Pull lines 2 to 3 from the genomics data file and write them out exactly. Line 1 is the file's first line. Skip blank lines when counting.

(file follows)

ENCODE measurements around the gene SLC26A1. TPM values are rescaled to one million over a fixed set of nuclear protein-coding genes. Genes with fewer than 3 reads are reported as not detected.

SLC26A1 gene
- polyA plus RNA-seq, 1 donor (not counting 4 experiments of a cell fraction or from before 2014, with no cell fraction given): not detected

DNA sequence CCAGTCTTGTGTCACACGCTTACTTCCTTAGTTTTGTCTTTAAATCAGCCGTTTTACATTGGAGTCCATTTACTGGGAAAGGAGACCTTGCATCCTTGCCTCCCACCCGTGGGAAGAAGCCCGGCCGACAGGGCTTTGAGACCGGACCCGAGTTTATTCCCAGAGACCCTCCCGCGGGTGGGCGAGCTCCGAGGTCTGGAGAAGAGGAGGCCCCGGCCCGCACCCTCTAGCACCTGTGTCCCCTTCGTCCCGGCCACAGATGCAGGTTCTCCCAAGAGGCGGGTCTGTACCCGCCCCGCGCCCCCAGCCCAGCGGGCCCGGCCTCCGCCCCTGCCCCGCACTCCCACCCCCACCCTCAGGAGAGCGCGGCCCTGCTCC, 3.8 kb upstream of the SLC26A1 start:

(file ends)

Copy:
SLC26A1 gene
- polyA plus RNA-seq, 1 donor (not counting 4 experiments of a cell fraction or from before 2014, with no cell fraction given): not detected